Apologies in advance for the quality of the photographs below, they were taken in the sitting room of an old 18th century cottage near Weymouth and the lighting was not its best, although I’m sure fans of the TV series Poldark would have loved it. The floor was 20m2 Portland Limestone flags which hopefully you can see was not looking its best and I suspect it had been some time before it had been given a thorough deep clean as it was now grey, grimy and generally tired.
This type of floor is quite common in houses before the 19th century and usually consisted of the beaten earth being covered with thick slabs of stone. When left over time it becomes grey and dry and flaky but when cleaned and sealed it turns almost as black as its near relative Purbeck marble and even shines when polished.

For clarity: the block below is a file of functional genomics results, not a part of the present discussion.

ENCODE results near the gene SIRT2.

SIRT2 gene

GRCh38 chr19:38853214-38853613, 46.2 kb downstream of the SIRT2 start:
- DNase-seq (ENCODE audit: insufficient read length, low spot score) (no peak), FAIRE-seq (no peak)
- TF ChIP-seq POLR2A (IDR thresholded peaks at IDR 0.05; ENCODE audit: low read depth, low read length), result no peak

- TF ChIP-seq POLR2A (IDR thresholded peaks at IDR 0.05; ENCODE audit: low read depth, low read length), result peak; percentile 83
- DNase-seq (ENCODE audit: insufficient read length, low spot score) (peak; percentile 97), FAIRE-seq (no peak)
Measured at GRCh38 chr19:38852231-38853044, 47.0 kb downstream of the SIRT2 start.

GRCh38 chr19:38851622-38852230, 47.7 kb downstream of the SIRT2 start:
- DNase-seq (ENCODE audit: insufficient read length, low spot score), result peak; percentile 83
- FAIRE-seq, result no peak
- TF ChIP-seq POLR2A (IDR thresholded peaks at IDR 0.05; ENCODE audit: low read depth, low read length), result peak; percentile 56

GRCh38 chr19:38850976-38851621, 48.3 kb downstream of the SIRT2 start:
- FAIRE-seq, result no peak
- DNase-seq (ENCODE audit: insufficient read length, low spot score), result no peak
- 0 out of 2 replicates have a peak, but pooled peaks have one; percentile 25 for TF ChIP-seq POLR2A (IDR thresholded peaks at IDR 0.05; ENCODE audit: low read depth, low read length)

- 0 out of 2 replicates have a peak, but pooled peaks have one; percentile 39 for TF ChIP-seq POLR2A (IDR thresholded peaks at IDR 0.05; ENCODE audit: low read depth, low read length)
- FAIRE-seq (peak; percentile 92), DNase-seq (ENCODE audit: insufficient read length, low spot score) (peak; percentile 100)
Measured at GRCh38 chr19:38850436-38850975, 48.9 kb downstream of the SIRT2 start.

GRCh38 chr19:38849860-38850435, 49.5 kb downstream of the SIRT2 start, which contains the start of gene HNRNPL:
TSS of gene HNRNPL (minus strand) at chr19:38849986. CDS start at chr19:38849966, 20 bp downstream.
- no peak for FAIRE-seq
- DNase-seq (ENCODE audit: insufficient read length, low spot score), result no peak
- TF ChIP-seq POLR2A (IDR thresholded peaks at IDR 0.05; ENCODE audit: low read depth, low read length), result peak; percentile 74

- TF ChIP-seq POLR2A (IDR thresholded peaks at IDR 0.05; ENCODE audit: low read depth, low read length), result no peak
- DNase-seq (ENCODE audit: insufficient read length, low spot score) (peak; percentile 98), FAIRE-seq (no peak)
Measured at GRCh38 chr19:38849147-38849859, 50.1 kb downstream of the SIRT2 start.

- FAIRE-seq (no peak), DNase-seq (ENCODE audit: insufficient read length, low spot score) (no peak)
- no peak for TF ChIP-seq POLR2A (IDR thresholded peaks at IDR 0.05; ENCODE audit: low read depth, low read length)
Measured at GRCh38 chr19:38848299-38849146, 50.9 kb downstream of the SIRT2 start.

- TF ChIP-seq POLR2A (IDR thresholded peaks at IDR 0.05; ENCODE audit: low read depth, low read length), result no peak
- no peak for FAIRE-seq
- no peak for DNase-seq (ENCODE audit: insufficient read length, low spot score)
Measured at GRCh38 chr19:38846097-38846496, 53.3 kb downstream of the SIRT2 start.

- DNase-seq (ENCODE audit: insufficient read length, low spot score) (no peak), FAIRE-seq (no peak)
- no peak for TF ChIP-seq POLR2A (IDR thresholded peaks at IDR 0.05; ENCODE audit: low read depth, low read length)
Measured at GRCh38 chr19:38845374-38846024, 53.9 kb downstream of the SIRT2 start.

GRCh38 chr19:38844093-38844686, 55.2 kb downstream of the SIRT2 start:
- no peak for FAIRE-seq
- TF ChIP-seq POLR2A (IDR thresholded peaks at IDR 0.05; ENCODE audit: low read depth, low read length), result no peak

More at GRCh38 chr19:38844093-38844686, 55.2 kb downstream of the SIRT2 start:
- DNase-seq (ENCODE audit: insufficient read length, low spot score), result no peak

Cleaning Portland Limestone Flagstones
To get the floor clean I applied a medium dilution of Tile Doctor Pro-Clean which was left to soak into the floor for about ten minutes before being scrubbed in with a black scrubbing pad fitted to a Numatic buffing machine. I also ran a stiff narrow brush along the grout lines to get them clean.
The floor was rinsed down with water to dilute the now soiled cleaning solution and this was extracted using a wet vacuum. To add a little polish to the Limestone I ran over the stone using a fine diamond encrusted burnishing pad, the floor was still a little damp which helped lubricate the process. Once done the floor was given another rinse again using the wet vacuum to remove as much liquids as possible before leaving it to dry off fully overnight.
Sealing Limestone Floor Tiles
The next day I sealed the floor using two coats of Tile Doctor Colour Grow sealer which impregnates the pores of the stone to provide lasting protection. The floor now looks clean and bright and a lot closer to the near-black colour that it should be.